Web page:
While there are many benefits associated with physical activity, there are potential risks as well. Hypoglycemia and hyperglycemia are acute risks associated with exercise. Microvascular complications, such as retinopathy, and macrovascular complications, such as stroke, are long-term risks. Nutrition professionals who advise diabetes patients must understand these risks before making specific recommendations. “Someone with diabetes and Charcot foot will need different physical activity recommendations than someone who just needs to improve blood glucose levels,” Smith says.
The health benefits of physical activity for people with diabetes have been well established, but many with the disease don’t become or remain physically active. Smith offers the following tips to help nutrition professionals motivate clients and patients to exercise regularly and improve their health:
• Focus on the real reasons people want to improve their health. When you ask patients why they want to exercise and you hear “Because I know it’s good for me” or “Because my doctor told me I need to,” ask additional questions to uncover the real answers. They may want to dance at a daughter’s wedding, increase their energy during the day, travel, or be able to walk without fatigue. Once they give you specifics, you’ll have a goal to aim for.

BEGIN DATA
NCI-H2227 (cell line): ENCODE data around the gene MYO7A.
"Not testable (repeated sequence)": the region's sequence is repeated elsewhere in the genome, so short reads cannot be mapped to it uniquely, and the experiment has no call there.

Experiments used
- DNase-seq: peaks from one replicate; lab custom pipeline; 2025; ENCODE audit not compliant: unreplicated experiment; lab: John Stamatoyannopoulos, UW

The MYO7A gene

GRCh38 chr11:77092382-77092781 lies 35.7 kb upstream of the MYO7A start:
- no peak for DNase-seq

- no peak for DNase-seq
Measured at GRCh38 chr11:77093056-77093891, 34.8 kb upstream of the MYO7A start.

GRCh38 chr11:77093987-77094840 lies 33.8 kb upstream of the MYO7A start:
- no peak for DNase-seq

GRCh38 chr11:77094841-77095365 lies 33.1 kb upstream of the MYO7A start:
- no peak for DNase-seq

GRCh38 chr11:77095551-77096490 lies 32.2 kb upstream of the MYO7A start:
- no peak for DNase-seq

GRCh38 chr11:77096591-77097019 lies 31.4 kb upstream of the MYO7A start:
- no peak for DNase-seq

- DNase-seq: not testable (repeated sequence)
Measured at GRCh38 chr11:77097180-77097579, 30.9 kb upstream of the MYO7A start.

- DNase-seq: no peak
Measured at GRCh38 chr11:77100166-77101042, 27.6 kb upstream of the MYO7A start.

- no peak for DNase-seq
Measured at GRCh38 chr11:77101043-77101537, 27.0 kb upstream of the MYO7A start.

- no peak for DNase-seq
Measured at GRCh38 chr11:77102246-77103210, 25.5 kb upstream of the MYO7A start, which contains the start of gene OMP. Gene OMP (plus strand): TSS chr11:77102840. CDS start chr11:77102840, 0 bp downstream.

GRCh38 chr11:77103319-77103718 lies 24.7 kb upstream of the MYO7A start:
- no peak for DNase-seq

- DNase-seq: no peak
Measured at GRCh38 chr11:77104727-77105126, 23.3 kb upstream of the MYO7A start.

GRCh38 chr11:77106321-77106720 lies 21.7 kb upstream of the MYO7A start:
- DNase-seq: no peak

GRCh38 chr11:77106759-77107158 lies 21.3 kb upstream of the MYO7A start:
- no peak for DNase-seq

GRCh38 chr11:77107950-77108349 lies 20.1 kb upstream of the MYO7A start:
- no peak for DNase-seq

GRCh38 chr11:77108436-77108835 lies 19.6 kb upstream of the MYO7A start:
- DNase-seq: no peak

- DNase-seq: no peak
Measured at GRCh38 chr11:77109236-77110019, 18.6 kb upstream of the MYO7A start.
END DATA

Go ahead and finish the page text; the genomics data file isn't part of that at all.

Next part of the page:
• Show clients how to measure the benefits of exercise. Encourage patients to test their blood glucose before engaging in physical activity. Challenge them to walk for 10 to 20 minutes and test their blood sugar again to see how much it may have improved. When they observe the results, they’ll see how much impact physical activity has on blood glucose and be more inclined to exercise regularly. In addition, these values on their blood glucose monitor can help them see what does and doesn’t work in their blood glucose management.